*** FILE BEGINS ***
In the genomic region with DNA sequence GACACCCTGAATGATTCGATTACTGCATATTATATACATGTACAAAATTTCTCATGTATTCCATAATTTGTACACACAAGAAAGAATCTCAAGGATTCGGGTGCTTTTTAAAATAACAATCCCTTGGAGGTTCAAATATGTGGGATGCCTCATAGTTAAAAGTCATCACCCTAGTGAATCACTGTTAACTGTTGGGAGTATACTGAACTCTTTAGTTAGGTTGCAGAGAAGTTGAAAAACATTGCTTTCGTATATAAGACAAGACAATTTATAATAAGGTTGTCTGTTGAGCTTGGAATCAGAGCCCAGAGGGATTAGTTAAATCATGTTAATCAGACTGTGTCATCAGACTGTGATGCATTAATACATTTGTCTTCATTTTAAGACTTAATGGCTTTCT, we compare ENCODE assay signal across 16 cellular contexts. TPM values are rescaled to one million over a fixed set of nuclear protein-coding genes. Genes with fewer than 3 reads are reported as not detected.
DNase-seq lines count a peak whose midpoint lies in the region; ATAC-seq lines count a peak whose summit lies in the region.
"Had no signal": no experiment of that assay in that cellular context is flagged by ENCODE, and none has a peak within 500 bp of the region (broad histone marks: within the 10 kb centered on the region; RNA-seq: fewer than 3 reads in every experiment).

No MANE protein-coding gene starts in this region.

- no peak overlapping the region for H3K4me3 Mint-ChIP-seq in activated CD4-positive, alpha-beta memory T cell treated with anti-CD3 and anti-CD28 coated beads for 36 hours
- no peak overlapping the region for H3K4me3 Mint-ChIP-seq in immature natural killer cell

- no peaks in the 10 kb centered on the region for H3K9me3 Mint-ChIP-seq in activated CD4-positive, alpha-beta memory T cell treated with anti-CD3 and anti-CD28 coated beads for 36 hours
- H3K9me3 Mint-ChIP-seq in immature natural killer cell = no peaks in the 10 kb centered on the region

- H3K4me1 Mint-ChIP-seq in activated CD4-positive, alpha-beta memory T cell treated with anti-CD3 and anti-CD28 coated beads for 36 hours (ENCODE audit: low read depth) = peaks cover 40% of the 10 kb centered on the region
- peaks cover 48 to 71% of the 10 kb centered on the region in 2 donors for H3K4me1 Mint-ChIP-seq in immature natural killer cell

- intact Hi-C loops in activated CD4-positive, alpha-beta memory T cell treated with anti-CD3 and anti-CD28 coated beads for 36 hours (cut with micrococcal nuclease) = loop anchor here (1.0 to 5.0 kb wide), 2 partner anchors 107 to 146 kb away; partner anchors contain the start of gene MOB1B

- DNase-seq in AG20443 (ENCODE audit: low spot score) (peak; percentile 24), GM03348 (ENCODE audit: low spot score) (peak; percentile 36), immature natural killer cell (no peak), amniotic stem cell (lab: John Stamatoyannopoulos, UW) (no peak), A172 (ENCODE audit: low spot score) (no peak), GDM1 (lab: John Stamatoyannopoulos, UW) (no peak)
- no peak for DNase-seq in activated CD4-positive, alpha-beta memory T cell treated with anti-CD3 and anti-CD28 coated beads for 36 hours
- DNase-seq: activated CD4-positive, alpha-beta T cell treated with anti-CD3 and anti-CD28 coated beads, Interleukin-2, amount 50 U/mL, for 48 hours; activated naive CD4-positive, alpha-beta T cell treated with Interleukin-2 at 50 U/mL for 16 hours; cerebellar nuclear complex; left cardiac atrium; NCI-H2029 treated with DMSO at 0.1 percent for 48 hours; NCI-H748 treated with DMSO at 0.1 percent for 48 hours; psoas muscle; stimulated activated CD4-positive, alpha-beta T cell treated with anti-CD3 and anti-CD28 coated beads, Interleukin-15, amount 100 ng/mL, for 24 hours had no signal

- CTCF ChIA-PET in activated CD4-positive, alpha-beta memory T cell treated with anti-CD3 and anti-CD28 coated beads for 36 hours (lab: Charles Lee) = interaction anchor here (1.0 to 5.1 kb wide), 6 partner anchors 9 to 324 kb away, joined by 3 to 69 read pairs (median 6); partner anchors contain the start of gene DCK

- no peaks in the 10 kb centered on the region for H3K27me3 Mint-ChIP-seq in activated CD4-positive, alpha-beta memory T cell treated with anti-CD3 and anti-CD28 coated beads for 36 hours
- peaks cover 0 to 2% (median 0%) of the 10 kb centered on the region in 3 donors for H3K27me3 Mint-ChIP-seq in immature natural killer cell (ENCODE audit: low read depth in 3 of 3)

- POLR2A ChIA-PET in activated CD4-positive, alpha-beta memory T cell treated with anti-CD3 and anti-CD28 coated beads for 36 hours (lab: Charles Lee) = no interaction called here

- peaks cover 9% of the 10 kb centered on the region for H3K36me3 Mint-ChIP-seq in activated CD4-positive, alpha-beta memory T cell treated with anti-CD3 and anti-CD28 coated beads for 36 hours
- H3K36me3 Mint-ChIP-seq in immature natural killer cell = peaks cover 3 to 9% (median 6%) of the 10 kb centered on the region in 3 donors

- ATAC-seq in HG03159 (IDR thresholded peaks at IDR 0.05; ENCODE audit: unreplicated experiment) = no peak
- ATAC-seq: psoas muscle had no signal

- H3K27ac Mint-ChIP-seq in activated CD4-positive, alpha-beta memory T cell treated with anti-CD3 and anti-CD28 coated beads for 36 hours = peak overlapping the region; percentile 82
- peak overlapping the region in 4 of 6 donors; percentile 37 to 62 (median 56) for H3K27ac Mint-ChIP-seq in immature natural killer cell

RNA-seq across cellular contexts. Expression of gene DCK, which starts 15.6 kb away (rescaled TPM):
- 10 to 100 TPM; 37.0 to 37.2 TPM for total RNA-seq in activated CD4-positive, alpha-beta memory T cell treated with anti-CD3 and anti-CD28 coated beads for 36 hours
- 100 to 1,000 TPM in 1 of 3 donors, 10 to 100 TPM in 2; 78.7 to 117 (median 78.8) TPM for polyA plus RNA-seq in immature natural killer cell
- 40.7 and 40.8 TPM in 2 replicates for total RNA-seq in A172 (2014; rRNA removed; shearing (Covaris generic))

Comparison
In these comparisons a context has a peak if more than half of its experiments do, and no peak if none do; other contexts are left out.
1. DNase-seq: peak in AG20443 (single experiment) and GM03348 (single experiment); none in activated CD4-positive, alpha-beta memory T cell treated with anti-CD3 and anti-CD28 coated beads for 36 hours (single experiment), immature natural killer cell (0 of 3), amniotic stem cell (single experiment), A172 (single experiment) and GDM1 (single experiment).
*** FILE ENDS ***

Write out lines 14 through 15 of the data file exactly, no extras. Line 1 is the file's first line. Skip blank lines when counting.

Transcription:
- DNase-seq: activated CD4-positive, alpha-beta T cell treated with anti-CD3 and anti-CD28 coated beads, Interleukin-2, amount 50 U/mL, for 48 hours; activated naive CD4-positive, alpha-beta T cell treated with Interleukin-2 at 50 U/mL for 16 hours; cerebellar nuclear complex; left cardiac atrium; NCI-H2029 treated with DMSO at 0.1 percent for 48 hours; NCI-H748 treated with DMSO at 0.1 percent for 48 hours; psoas muscle; stimulated activated CD4-positive, alpha-beta T cell treated with anti-CD3 and anti-CD28 coated beads, Interleukin-15, amount 100 ng/mL, for 24 hours had no signal

- CTCF ChIA-PET in activated CD4-positive, alpha-beta memory T cell treated with anti-CD3 and anti-CD28 coated beads for 36 hours (lab: Charles Lee) = interaction anchor here (1.0 to 5.1 kb wide), 6 partner anchors 9 to 324 kb away, joined by 3 to 69 read pairs (median 6); partner anchors contain the start of gene DCK